Greenstalk vertical planter with vegetables and flowers

Can this be used indoors?

You can use the vertical planter indoors, but the mover is always suggested to rotate and keep overflow water contained. It comes with a hose attachment so that you can catch your draining water in another dish or a plug to place at the end of the hose attachment.

What other accessories are available?

Besides the mover and spinner, Greenstalk also has other accessories. Their new frost cover and insect covers help protect your crops from cold and from insects. They zip and unzip so you can easily harvest and water all while still allowing the light in. If you’re growing larger crops like tomatoes or cucumbers, one of their plant supports might be a good option for you as well.

How do I amend the soil at the start of a new season?

If you aren’t going to keep any of the plants from prior years, Greenstalk suggests you dump your soil into a tarp or kiddie pool. You can then add fertilizer and more quality potting soil. Mix it all up and replant just like you would originally.

Greenstalk vertical planter being harvested

I really can’t say enough about my experience with the Greenstalk. It’s so low maintenance and hands-off and I am a true champion of this. I’ve moved all of my kitchen greens, herbs, and small plants into each of my Greenstalks. They provide endless harvests with almost no work.

And although Greenstalk sent me their planters at no charge, I have purchased them for friends and family. I also believe the planter would pay for itself in no time with all of the money it saves in greens and herb costs alone. This is truly an investment that will continue to give season after season.

To learn more and to view their options — the Greenstalk comes in a variety of sizes and colors — click here and use my discount code JILL10 for $10 off your purchase of $75 or more.

We hope you enjoy it as well and we can’t wait to see photos of your harvest!

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  1. I think I will be picking this up. I live in a small townhouse and only have a mulch patch in the front area (no yard, no porch, no balcony) with some bushes, so I am trying to do as much as I can in containers. This would work nicely. I have been obsessively researching dwarf/compact/container varieties of veggies and flowers since listening to the podcast 🙂

  2. I’m new to your blog & podcast and enjoying your content so much. This year I bought myself a Garden Tower 2 (which is a similar vertical planter style) and loving it, but the price point is really high. I want to give Greenstalk a try soon. They are based near me, so I like that, and it’s much more affordable.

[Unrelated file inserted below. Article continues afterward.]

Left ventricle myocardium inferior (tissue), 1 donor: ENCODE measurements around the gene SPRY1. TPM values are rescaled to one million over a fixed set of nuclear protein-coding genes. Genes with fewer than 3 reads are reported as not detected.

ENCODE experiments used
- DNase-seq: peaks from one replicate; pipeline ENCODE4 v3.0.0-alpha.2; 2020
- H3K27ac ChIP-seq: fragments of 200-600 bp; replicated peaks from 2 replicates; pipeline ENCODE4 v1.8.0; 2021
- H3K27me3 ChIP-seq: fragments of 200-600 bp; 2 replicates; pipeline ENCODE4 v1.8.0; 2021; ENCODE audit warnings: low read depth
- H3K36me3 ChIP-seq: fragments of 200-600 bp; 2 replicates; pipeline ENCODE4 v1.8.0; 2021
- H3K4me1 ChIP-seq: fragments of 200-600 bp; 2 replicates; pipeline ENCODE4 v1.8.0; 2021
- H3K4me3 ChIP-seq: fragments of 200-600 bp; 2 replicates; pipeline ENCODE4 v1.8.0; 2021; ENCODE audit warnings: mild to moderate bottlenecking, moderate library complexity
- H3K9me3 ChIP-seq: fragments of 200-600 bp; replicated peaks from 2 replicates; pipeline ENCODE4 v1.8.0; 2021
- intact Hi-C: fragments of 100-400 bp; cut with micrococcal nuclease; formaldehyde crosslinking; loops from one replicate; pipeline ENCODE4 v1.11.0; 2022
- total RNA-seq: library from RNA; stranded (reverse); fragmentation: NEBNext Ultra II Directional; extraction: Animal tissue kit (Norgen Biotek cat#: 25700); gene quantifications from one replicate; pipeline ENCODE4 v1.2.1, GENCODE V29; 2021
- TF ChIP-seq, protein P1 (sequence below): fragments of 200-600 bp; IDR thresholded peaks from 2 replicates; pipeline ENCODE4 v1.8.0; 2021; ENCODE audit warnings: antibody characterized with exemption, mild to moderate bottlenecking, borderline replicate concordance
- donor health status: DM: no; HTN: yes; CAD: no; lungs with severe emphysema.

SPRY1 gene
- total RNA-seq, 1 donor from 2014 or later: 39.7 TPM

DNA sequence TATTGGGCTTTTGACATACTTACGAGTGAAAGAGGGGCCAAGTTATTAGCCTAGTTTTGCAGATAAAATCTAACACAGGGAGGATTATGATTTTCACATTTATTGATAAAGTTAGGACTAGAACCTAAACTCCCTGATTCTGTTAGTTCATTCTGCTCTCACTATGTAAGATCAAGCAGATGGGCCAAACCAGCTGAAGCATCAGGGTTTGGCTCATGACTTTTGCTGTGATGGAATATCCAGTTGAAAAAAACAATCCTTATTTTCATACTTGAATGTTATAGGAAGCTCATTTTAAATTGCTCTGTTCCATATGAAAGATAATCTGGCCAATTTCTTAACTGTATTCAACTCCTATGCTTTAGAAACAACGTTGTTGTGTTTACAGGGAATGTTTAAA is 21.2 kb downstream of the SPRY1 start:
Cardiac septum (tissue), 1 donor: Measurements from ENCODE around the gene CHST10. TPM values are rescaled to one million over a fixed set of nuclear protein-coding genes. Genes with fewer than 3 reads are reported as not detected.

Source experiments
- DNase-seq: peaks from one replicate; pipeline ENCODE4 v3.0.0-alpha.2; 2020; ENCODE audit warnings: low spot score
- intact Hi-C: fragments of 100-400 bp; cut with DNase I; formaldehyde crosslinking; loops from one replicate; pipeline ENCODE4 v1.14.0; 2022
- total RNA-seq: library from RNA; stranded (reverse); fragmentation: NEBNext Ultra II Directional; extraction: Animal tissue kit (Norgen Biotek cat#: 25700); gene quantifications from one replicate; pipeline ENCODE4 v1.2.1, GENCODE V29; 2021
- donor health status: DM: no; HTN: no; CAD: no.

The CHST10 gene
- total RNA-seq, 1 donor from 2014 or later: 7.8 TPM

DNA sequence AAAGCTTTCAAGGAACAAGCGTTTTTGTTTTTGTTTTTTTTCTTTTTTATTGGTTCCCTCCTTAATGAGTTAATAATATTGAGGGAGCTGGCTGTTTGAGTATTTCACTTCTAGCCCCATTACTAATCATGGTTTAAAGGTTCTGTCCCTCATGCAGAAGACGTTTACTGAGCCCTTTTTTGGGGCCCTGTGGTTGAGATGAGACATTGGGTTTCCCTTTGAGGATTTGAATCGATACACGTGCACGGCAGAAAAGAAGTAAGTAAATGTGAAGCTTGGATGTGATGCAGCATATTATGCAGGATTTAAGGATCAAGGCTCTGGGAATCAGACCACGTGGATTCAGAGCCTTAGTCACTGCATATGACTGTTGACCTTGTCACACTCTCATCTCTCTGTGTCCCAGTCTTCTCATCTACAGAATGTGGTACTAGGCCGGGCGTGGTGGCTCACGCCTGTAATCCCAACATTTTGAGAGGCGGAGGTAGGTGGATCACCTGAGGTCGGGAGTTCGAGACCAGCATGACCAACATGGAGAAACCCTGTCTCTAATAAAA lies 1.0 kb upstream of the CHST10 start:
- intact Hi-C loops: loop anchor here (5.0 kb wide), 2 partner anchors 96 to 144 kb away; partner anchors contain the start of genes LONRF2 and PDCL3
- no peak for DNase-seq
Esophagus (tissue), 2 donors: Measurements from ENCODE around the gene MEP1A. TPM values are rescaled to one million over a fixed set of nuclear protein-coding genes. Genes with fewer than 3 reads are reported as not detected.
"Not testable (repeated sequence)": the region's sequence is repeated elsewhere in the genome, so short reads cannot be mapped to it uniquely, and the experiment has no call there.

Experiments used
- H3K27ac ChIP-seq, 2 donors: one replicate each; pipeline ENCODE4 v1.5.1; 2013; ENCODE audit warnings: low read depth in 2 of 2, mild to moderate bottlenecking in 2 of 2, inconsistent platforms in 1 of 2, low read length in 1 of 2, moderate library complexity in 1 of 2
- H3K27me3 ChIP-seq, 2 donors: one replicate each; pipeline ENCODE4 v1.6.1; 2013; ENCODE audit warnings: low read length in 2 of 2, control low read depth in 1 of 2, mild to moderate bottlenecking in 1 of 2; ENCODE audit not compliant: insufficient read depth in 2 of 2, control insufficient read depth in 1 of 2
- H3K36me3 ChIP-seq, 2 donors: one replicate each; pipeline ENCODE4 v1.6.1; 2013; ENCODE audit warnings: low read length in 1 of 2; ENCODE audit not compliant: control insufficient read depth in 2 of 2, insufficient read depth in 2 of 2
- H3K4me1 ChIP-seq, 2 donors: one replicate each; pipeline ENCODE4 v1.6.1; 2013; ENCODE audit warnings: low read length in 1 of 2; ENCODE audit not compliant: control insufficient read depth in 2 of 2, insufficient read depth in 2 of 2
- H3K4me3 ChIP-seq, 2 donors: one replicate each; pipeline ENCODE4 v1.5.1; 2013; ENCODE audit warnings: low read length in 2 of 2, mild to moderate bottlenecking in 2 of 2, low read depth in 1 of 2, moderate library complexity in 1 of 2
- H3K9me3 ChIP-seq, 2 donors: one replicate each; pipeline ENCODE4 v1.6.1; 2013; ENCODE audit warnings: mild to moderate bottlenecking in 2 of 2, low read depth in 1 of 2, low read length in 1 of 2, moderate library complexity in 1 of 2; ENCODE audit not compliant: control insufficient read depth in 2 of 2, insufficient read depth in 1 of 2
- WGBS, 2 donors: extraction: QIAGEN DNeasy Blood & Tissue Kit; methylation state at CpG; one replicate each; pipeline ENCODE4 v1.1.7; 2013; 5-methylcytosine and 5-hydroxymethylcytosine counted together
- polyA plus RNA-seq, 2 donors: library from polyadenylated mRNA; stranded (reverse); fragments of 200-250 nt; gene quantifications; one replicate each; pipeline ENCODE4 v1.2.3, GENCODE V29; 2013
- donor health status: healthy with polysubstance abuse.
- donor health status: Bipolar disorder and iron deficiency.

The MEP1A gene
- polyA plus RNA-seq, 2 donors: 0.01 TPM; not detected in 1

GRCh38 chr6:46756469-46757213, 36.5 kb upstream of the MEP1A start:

3. It’s a very helpful blog. I got lots of information from this blog.
    It’s a very interesting topic. Thanks for sharing this information with us. again, great article and thank you for putting it out there.

  4. Thank you for the article! I bought 1 Greenstalk based on your recommendation in the podcast and have been growing greens and Strawberries. I just bought a second one it! The strawberries are the happiest they have ever been – started in Strawberry pots, moved to raised beds and now in the Greenstalk. Thanks for sharing this great product – I expect to be buying more.

  5. I’m thinking of getting them now since I no longer have a yard of my own. 😭 but I’m wondering what you have done in regards to succession or companion planting with the limited space. Have you already talked about this specifically or just in general (I’m a frequent listener of your podcasts but I miss some occasionally)? When I garden I aim for not only production but also appearance so I really enjoy companion parings.

  6. Hi Jill,
    You did a comparison video on planting strawberries in an original Greenstalk and a leaf one, could you please tell me which one was better with the strawberries? Thank you.

    1. Both did equally well. I found, though, that one variety of strawberries performed better (the Ozark Beauty); I ended up losing several of the Eversweet in both planters, regardless. The plants that survived the winter all looked the same. I ended up consolidating them into the leaf planter and they’re producing already.